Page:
Yesterday we drove over much of the Gargano, a massive limestone outcrop that creates the spur to Italy's heel and marvelled at the caves and stacks of the east coast, the ancient forests of the Umbra and the endless camping villages that cover the north coast between Vieste and Peschici. Today we explored the coast down to Barletta and saw widespread rural depopulation and unplanned urban sprawl that has somewhat disfigured ancient port towns along the coast. I think they will be better experienced by boat. So, it's scruffy, slightly down at heel and busier than anything we have been exposed to on our journey to date. On the plus side the people are friendly (patiently waiting for my Italian to make sense) and the food and wine are fantastic. We've eaten great meals in restaurants everywhere we've been and the wine- lets just say the Croatian wine we imported by neglect will not be coming out of the wine store any time soon. It's chaotic, loud, untidy and completely unlike anywhere else.
We crossed from Lastovo in Croatia to Manfredonia in Itsly earlier this week. We had a good fast passage with 15knots of wind on the beam but the limited opening hours of the port police in Lastovo (and the requirement to immediately exit the country) meant a night arrival in our new marina in Manfredonia,not the best choice in what we knew would be a confusing entrance. At around midnight, just off the Italian coast near Mattinata, we were stopped by an Italian 'Garda di Finanza' gunboat and papers inspected and passports checked and validated. They had us pinned under a searchlight and instructed us to stop and then had us take their lines. The crew were friendly enough and whilst rafted up to them we chatted in broken English and Italian. It certainly woke us all up. We then motored our way to Marina del Gargano in Manfredonia and having picked our lights, very slowly entered the deserted marina.
We decided to moor up on the empty super yacht dock at the entrance and sort out the correct pontoon in the morning. No sooner had we tied up than a Caribinieri patrol boat came in, searchlights on, us asking what we were doing. They had obviouly been following us on radar and wanted to know what we were up to. Once they realised we were harmless yachties they were happy enough to be on their way. I can confirm border security in this part of Italy is very much on the money. Safely in the marina we could look back on a successful night crossing and exhausted we all crashed out for what little of the night that remained, only to be woken by the security guard demanding to know what we were doing in the superyacht dock! Everything was sorted out the next morning and with helpful staff, we moved gratefully onto our permanent berth.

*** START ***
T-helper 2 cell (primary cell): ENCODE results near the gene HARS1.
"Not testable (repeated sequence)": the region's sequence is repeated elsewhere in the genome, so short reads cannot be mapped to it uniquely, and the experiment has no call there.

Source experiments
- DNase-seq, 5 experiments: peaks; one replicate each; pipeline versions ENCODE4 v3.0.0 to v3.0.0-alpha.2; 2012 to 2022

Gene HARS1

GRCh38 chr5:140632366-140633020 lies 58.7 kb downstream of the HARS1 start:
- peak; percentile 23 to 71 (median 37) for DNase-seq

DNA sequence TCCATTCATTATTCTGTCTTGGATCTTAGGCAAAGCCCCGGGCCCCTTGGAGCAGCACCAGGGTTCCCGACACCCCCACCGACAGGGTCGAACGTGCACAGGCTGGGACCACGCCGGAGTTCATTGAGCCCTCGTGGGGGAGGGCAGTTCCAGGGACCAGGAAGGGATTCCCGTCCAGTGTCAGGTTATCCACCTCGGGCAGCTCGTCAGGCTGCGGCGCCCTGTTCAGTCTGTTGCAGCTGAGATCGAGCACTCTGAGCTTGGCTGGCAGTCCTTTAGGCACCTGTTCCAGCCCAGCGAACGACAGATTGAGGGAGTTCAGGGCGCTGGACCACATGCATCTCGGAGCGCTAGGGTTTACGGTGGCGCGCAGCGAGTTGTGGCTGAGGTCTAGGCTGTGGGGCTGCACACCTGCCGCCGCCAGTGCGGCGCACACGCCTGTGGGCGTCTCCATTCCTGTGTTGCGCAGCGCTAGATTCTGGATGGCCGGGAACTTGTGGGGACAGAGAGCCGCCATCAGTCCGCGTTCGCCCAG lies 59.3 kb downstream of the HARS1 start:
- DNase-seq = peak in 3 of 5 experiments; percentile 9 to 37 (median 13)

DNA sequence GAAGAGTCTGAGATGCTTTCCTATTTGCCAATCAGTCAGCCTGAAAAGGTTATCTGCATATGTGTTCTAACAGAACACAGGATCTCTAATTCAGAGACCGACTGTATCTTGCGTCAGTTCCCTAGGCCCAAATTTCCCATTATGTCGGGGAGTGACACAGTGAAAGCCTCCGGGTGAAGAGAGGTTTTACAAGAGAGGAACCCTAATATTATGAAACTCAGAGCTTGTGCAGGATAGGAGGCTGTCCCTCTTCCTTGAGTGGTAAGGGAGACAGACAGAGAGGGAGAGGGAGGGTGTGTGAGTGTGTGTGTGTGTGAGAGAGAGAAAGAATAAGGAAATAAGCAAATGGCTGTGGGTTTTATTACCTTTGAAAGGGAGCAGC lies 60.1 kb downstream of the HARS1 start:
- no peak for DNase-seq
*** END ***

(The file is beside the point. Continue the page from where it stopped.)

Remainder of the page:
We have had a good few weeks sailing the Croatian islands, firstly with Cate & Steve and latterly with Sarah & Simon. The weather has been very mixed with cold northerly winds but we have sailed almost every day so far and that's probably a record for the Adriatic. We are back in Dubrovnik now for yet another crew change (Tim and Helen) and a final visit to the old town before setting sail again towards Lastovo (our favourite island in the southern islands) with Italy as our eventual destination. We have managed to explore Vis for the first time and revisited our islands we have enjoyed such as Mljet, Korcula, Sipan and Lastovo.
After two years in the water (apart from a quick hose down last year) Lyra came out of the Med for a three day anode replacement/antifoul check etc at ACI Dubrovnik. Apart from a broken bowthruster propeller blade everything was in good order and she is now back in the water awaiting the first sail of the season.
We've just signed a contract with Marina del Gargano to move Lyra to Puglia in May so we will be based in Manfredonia for a year and we are both looking forward to exploring the coast and interior of south eastern Italy.
We have a busy schedule lined up for the first half of the year. The boat is out of the water for a few days in early April and we will be swapping out anodes and doing a few other jobs and then in May we have three groups of friends joining us for Croatian and then Italian sailing. We have also bought a few new toys including an Australian-made mini air conditioning unit and a Red inflatable paddleboard for those windless days when we need some exercise.